One thing that always frustrated me with Lightroom was that I could not apply effects and edits on different layers. Instead, I still had to rely on Photoshop to tweak specific parts of an image, blend multiple exposures, and maintain a well-organized, nondestructive workflow. Now that Exposure has introduced a layers panel, you almost get the best of both worlds with Lightroom and Photoshop all in one piece of software. I say "almost" because the implementation of layers in Exposure is still a little clunky and requires a bit of muscle memory to master the process, but overall, it is a feature I think will help distinguish it from other similar editing suites. 

Unlike Lightroom that requires you to add gradients, masks, and retouching all to one single file, Exposure offers the ability to create different masks for each of these edits. Not only does this make it much easier to control each step of your edit in a versatile way, but it also helps you stay organized when revisiting files and tweaking nondestructive edits. I do wish Exposure would eventually allow you to align and blend multiple images all within one piece of software, but for the time being, having any sort of layer support within a raw editing suite is pretty exciting.

Raw Conversion Quality

Perhaps the most important element of any raw processing software is the overall rendering quality. As you know, every single piece of software interprets the proprietary raw information differently. Sometimes, one piece of software does better with shadow recovery and highlight suppression, while another gives you much more realistic colors. I have used Lightroom, Photoshop, CaptureOne, and now Exposure, and I have to say, each one of these pieces of software does render raw files a bit differently (Photoshop and LR are almost identical these days). Over the years, the gap between the final renders has narrowed significantly, and one could argue that the differences are as close to splitting hairs as possible, but they are indeed different.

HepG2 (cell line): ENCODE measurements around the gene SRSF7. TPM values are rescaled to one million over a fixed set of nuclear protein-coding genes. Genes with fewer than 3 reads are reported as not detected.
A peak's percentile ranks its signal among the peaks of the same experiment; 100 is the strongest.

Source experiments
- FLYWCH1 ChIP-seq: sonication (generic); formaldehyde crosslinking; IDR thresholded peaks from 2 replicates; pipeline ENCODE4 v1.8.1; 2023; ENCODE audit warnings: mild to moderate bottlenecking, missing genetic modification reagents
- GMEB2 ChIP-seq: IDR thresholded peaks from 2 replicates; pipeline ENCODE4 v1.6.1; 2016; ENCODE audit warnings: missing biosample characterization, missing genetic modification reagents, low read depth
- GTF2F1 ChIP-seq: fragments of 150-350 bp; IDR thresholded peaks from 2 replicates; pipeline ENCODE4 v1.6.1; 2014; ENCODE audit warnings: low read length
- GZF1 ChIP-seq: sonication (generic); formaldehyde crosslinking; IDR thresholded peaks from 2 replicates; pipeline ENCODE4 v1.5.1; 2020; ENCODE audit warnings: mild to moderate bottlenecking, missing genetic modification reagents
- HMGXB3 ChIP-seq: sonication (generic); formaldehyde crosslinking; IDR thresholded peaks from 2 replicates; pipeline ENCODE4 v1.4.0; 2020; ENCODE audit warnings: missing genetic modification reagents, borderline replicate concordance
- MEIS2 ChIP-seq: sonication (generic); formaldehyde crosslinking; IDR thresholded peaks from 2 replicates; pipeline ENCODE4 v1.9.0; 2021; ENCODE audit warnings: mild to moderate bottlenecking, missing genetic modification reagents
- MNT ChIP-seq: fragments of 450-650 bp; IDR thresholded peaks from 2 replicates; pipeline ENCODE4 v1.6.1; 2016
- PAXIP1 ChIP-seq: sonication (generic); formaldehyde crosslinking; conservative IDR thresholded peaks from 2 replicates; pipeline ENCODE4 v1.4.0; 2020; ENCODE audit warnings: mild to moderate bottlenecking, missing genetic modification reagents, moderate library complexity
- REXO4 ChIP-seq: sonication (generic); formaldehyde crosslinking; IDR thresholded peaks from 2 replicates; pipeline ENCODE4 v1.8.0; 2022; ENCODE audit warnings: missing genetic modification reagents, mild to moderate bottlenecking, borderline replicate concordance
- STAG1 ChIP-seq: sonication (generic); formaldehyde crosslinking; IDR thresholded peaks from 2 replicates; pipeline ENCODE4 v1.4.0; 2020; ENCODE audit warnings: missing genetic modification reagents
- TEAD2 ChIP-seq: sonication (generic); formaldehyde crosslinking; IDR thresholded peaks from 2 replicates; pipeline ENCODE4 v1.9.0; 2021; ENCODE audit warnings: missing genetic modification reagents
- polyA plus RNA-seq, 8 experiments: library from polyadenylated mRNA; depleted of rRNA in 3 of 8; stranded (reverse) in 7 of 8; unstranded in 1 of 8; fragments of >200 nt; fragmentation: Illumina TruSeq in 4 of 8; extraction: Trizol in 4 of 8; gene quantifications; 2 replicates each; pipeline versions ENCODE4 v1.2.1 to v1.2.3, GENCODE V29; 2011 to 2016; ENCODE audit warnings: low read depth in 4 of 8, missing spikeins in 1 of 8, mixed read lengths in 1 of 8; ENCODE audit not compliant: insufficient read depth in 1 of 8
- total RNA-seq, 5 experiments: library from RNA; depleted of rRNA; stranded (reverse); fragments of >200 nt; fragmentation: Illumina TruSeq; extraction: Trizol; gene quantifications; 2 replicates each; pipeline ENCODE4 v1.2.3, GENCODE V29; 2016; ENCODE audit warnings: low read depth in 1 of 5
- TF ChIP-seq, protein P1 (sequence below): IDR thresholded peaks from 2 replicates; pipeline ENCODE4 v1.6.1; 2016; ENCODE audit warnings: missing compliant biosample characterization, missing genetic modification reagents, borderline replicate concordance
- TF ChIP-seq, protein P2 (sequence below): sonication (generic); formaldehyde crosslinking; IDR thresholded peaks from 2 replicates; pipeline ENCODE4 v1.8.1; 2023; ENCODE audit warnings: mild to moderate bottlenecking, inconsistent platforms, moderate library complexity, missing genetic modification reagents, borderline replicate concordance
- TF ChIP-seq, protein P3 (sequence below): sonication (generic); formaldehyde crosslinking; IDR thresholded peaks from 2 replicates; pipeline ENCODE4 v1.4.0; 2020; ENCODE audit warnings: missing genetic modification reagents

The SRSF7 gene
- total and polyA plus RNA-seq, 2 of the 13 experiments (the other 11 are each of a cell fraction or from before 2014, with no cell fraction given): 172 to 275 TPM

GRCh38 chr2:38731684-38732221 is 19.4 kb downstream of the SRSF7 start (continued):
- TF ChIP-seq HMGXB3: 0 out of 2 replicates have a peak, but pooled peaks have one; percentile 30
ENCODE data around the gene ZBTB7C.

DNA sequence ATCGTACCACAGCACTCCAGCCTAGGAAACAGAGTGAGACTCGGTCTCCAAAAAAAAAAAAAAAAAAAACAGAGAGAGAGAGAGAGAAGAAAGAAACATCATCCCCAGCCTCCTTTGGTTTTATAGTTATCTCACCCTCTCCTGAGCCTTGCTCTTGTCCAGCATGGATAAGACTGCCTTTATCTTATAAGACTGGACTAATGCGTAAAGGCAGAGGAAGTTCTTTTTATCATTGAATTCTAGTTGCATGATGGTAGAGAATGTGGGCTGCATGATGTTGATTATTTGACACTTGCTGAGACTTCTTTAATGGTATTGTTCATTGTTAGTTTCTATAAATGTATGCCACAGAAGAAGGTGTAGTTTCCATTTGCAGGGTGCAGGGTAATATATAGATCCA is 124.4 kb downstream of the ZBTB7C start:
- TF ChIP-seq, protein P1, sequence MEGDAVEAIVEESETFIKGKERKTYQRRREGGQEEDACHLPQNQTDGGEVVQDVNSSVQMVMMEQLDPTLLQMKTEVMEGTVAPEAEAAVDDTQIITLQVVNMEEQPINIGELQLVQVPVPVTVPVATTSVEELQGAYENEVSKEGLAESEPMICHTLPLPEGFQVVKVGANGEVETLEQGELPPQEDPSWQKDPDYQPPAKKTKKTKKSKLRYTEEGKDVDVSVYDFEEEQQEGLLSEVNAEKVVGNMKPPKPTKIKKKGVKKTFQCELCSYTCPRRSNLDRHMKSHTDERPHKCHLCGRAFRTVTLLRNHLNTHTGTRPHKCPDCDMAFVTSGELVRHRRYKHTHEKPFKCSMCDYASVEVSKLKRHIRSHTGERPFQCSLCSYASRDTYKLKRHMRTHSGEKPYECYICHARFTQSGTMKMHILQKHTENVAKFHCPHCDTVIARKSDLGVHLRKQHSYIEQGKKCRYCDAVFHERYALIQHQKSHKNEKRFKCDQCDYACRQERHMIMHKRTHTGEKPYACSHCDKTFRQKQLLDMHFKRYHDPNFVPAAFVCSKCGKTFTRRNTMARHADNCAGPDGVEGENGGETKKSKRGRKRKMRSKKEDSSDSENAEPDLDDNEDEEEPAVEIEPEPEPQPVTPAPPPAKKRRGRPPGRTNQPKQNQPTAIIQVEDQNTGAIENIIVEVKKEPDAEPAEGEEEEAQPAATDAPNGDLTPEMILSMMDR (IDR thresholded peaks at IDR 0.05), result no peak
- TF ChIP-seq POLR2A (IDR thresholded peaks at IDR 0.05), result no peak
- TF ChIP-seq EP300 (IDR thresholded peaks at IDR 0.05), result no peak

I wound up editing a handful of images in Exposure and Lightroom side by side and found that generally, Exposure did give me a little more latitude in the shadows and highlights (though not always), and the sharpening settings were fairly different too. With each photo, I was able to get the two images looking 98 percent identical. You might view this as Exposure not being much better or worse than Adobe's Raw Converter, but I see it as a big win for any software facing off against the industry standard. Overall, I can't say I see either editor as being definitely better than the other, but it is nice knowing you won't lose out on quality regardless of what option you choose. 

Final Thoughts